DEAR MISS MANNERS: If everyone could be so lucky as to have the problem I do. My husband is in medical school, and I am a graduate student. I am paid a stipend that is adequate to cover our living expenses and my tuition is paid for by a fellowship, but medical school is a different matter. My in-laws offered to pay for the entire cost of their son's education, over $100,000.
I understand that one should graciously accept all well-meaning gifts, but we could not bring ourselves to accept this. I believe they truly imagined there were no strings attached, but even with the best of intentions, they were not about to simply write us a check for $100, 000 and forget about it.
In declining, we said how appreciative we were of the very generous offer and did our best to provide no precise reasons for declining because we really didn't want to debate the issue. We told them simply that our financial independence was important to us and that our education would be all the more valuable if we were able to achieve it on our own.
They said they didn't think we could handle the responsibility of such a large debt and that our relationship would suffer under the strain of financial worries. It got kind of ugly and caused some hard feelings. I'm sure they still can't understand why we would have declined this gift, but providing reasons would have certainly made the whole thing even uglier.
Their response was to send us a check for a few hundred dollars. We didn't cash the check, explaining that we wished they would respect our decision to support ourselves. After about a year they began sending money again and the frequency of such gifts has only been increasing. Since that first check, we've accepted the money because it seems so rude to continue to reject their gifts, and I'm afraid we were wrong to have ever done so.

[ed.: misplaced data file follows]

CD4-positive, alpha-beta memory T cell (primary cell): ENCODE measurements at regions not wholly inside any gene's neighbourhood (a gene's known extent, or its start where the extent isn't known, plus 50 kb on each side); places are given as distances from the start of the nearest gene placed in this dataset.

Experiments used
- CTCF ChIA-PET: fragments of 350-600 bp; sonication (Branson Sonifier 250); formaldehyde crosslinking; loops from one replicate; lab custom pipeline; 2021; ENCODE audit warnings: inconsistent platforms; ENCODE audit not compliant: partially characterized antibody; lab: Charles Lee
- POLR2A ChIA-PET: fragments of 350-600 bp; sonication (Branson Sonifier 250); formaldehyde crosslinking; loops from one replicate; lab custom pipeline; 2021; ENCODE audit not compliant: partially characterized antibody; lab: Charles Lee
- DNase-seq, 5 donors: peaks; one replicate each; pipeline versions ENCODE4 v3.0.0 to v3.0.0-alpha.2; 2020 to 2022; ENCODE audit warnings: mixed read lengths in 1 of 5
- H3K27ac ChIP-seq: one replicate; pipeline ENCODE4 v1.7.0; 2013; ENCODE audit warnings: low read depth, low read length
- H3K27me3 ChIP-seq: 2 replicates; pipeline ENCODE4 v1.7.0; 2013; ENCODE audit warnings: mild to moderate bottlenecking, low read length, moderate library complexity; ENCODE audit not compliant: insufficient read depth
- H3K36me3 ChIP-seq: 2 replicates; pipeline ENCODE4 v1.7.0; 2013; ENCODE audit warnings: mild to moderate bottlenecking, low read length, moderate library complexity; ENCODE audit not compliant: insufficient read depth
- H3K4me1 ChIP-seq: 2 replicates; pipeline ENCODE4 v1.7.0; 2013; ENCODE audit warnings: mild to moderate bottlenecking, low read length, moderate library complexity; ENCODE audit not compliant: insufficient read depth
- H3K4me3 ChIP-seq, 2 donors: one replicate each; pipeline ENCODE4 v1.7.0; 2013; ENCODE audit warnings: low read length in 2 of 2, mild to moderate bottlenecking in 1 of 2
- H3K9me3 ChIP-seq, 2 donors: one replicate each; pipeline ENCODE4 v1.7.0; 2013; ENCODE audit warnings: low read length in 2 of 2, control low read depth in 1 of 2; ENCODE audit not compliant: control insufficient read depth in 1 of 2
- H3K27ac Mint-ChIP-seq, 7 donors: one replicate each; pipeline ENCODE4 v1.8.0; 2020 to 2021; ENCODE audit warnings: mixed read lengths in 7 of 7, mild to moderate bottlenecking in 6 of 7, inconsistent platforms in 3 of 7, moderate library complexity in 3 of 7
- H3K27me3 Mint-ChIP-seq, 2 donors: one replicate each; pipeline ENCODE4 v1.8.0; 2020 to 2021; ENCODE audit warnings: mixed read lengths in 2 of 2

The truth is, though, we really don't want their money. Is there any rule that I've missed which would allow us to (somehow graciously) refuse money from them? Does it matter if it's enclosed in a birthday card? If it's $20 left on our desk? Should we have accepted their original offer and donated it to our favorite charity?
GENTLE READER: Miss Manners certainly feels lucky to get this problem. It is not often that she receives a letter asking how to refuse money graciously, instead of how to extort it successfully.
Still, there is more to this than your admirable desire to pay your own way. These are your husband's parents, and considering his education their responsibility is also admirable. Horrid as it is for children to seem eager to get their hands on family money, renouncing what is freely (if now somewhat crudely) offered comes dangerously close to rejecting the family.
Fortunately, Miss Manners can tell you how to accept and reject it at the same time. She feels positively Solomonic.
Thank them profusely, and put all those birthday enclosures, tips left around the house, whatever, into a special nest-egg account. That way, you can tell them that although it is a point of pride with you to prove that you can support yourselves, you are mighty happy to know that a cushion is available, should anyone encounter job problems or become ill. Add that if all goes well, you plan to use it for their grandchildren's education -- unless, of course, your children tell you they will pay their own way through nursery school, thank you very much.